Completing our series of 4 blogs for #childrensmentalhealthweek is Ayasha Fisher (@ayasha09017404), CAMHS Crisis Liaison Nurse and Clinical Lead Nurse. She argues that we have some way to go yet before CYP mental health services achieve parity of esteem with physical health services. New initiatives might herald better integration of physical and mental health care which makes it even more important to carefully consider how best that can be done. Our 4 blogs this week will form the basis of a twitter chat on 12 February at 8pm UK time. All are welcome – health professionals, service users, carers, parents, and those with multiple roles. Use #ebnjc to join the conversation.
Historically there have been attempts to integrate mental health within the consciousness of society. Closures of Mental Health Institutions along with the Health and Social Care Act 2012 created a legal responsibility for the NHS to deliver ‘parity of esteem’, meaning people with mental health problems receive the same standard of care as those with physical health problems. We still have a very long way to go to see actual integration and parity of esteem even with the new transformation plans for Child and Adolescent Mental Health Services (CAMHS) set out in the NHS Long Term Plan.
Having worked in CAMHS for many years, it’s my current role as a CAMHS Crisis Liaison Nurse working alongside Paediatric and A&E staff supporting young people presenting in a mental health crisis that has given me insight into how mental health patients experience care and are perceived. I am struck how the young person is in the middle of two different healthcare systems, and this is one of the times they come together to care for them. Or do they? I know nurses, doctors, healthcare assistants all really do care about the young people on their ward. They will get reviewed in ward rounds, be offered to attend the ward school, be fed and watered, will get a bed to sleep in whilst they wait for the “mental health expert” to come, but does anyone actually engage and try to understand them beyond the behaviour and symptoms they present with? You don’t have to be mental health experts to engage on a human level.
On the other side of the fence you have the CAMHS teams unable to respond quickly due to increasing caseloads and reduced capacity. This results in the young person experiencing a disjointed system of care and delay in who takes ‘ownership and responsibility’. That sounds harsh to say, but put yourself in that young person’s shoes, who has been stuck waiting for hours in A&E or the ward, only to experience staff saying – “These mental health patients are bed blocking”, “When will CAMHS come and discharge them” or sometimes even being ignored and then radio silence from CAMHS until the next working day (if they are lucky). These challenges we all experience as a result of years of under funding in CAMHS, pressure on beds and understaffing in the acute trusts. However, there are changes on the horizon within the NHS in CAMHS, some have already started therefore it’s even more important to think about how we keep mental health and physical health services integrated.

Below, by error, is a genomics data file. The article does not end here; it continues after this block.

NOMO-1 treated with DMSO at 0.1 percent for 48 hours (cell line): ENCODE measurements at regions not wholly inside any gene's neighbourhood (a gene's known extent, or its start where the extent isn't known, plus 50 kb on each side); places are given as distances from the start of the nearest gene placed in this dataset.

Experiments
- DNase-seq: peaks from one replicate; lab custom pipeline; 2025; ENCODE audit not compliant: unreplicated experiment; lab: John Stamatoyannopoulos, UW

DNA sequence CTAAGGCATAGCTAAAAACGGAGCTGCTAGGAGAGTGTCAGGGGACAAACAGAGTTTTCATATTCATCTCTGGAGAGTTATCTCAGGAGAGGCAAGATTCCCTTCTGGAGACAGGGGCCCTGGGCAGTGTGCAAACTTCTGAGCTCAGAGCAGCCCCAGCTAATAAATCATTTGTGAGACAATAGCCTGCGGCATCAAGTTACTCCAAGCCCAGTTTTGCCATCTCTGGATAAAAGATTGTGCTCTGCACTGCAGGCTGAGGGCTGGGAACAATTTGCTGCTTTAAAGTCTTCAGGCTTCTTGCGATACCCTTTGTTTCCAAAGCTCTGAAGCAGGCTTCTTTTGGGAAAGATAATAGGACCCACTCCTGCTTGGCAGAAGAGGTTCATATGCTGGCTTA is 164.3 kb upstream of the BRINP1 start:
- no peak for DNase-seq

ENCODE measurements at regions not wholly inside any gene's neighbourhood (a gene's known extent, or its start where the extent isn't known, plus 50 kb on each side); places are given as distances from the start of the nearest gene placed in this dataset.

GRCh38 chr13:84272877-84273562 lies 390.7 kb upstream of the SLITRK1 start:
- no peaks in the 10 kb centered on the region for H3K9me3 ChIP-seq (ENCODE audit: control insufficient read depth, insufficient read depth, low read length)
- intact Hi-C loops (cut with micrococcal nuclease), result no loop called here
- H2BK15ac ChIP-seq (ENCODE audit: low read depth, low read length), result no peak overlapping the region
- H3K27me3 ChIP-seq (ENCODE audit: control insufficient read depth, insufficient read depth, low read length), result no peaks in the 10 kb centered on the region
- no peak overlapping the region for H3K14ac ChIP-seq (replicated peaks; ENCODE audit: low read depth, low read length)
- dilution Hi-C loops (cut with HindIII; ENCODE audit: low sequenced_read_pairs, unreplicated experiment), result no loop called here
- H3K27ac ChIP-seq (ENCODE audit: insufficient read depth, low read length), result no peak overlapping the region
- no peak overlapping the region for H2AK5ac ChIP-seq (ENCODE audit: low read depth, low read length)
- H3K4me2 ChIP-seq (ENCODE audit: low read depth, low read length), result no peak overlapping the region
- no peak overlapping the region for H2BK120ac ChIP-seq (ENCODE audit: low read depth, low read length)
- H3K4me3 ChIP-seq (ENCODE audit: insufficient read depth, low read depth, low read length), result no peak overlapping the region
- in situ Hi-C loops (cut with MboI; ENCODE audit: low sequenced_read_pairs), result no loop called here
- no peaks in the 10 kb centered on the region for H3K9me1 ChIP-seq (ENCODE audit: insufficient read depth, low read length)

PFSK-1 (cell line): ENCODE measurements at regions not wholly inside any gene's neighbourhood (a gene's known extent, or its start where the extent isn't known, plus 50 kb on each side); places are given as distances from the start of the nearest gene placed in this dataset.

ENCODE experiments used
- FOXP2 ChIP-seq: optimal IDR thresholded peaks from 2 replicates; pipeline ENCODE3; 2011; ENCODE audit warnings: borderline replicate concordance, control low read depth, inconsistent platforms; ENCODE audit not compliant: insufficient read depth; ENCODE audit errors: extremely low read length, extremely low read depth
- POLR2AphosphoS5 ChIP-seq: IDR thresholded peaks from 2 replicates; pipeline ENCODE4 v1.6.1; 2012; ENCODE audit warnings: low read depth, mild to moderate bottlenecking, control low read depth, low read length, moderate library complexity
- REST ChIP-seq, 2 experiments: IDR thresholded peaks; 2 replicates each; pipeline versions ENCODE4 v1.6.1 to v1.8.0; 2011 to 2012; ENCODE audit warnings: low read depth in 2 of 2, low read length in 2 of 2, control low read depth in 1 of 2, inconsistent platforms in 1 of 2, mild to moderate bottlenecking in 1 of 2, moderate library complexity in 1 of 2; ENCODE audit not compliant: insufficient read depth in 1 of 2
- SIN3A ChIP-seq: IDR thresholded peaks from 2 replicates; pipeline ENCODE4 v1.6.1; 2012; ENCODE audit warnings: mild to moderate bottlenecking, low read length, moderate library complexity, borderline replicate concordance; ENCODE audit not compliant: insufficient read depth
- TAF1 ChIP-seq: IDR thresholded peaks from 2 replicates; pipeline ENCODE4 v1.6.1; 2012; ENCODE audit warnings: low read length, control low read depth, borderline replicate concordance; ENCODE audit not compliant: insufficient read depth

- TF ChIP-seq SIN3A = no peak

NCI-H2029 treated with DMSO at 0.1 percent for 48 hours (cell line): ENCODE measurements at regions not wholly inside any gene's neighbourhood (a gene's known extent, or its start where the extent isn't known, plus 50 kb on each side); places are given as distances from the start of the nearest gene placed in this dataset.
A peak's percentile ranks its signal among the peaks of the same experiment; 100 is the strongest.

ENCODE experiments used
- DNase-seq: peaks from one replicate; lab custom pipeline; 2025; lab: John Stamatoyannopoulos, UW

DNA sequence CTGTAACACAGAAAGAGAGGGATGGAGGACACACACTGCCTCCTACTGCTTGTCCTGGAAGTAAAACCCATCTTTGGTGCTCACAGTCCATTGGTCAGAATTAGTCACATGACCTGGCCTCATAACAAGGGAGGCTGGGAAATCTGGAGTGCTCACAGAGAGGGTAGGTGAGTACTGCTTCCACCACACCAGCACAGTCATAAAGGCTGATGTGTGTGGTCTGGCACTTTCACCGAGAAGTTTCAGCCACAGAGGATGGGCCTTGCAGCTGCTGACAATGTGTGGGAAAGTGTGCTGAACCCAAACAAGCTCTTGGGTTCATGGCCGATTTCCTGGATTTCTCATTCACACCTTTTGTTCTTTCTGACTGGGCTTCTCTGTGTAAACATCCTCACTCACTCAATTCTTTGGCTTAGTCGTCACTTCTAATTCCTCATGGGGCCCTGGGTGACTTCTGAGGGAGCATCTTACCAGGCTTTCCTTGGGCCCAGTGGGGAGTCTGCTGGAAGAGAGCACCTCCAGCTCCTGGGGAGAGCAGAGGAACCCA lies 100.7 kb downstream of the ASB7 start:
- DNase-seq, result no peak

Despite these systemic pressures there are lots of positive experiences, including my own. I, with a paediatric nurse colleague, deliver training to acute hospital staff to, myth bust and de-stigmatise young people’s mental health, with the goal to deliver an integrated service, supporting them to feel confident that they are best placed to communicate and engage with the young person in their department, rather than wait for an agency RMN to ‘special them’ who generally has no CAMHS experience. There is real motivation on the part of paediatric staff to feel better equipped in talking to young people with mental health issues and in my area there is definitely increased confidence and engagement. However, this is just the tip of the iceberg in integrating care.
With the proposed developments, it has been pledged in the Long Term Plan to ensure that children and young people can access 24/7 mental health crisis services that combines crisis assessment, brief response and intensive home treatment functions with a range of complementary and alternative crisis services to A&E. Everyone agrees no one should reach crisis point to be able to access care and that young people should be supported, where possible in their own environment but, does this actually create parity of esteem and a more holistic integrated service with physical health colleagues? It does move towards parity of esteem in terms of more money and resources, it’s good for meeting targets and creating evidence base for future investment yet I would argue it creates less integration with our physical health colleagues.
Paediatric colleagues could in turn have less exposure/experience in working with mental health, it could compartmentalise care, and in turn we could be neglecting the young person’s physical health as research shows more than half of mental health problems in adulthood are established before the age of 14 and people who suffer from a mental health problem are more likely to experience chronic physical health problem (Moy, 2009). Therefore integration has to be more than reducing waiting times in A&E, reducing pressures on wards, creating new CAMHS teams or 24/7 CAMHS access.
True integration is about professionals from physical and mental health services being equal stakeholders. This is an ideal but we have to start with the ideal and then work with the limitations of the organisational systems to bring key people from physical and mental health to the table to make mental health everyone’s business.